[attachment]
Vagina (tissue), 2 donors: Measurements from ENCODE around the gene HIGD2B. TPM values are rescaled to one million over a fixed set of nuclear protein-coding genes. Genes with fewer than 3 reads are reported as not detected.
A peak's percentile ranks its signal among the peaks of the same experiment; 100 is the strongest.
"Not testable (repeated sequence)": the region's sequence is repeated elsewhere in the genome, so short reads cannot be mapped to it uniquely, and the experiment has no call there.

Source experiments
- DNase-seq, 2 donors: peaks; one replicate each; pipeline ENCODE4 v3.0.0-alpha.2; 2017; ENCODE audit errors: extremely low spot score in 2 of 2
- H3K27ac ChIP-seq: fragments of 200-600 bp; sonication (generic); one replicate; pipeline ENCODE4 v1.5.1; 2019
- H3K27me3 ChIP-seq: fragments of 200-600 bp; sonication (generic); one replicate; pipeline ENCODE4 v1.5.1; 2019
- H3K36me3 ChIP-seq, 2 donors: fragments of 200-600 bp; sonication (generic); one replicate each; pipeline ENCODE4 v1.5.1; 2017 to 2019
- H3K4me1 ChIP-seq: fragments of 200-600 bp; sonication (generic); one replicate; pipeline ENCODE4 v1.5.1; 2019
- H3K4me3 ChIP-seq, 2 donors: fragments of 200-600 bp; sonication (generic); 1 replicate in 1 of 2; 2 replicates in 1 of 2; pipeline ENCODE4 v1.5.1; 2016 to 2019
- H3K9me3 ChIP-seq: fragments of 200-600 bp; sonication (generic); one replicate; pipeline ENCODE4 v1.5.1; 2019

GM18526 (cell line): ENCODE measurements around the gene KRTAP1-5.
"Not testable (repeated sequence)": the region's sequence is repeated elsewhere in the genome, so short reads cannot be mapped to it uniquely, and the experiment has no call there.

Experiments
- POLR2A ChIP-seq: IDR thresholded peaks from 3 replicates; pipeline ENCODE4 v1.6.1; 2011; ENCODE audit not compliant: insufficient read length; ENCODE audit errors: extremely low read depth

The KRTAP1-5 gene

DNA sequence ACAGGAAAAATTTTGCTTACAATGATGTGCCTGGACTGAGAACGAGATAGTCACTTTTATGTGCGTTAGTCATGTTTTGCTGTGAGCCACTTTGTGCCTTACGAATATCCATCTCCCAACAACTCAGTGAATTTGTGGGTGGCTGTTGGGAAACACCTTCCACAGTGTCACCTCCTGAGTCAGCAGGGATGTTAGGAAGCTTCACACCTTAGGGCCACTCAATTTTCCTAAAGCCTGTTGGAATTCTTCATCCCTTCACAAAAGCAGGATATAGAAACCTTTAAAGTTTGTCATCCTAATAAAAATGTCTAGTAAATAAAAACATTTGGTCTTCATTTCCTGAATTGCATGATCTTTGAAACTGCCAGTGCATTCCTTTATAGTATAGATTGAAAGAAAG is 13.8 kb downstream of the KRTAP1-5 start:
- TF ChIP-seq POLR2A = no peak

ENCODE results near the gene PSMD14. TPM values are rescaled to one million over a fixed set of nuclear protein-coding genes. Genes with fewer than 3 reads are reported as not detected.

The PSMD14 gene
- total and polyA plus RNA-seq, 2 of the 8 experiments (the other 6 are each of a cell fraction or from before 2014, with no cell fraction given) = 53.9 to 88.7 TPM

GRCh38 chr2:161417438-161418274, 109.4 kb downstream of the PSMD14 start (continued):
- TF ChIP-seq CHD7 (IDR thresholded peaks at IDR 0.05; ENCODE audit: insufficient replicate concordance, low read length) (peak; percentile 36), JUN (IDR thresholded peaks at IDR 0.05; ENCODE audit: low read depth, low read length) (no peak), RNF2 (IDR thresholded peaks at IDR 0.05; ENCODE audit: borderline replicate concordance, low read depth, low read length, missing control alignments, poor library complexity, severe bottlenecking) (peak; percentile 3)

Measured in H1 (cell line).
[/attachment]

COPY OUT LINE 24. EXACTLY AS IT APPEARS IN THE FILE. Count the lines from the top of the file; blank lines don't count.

Measured in H1 (cell line).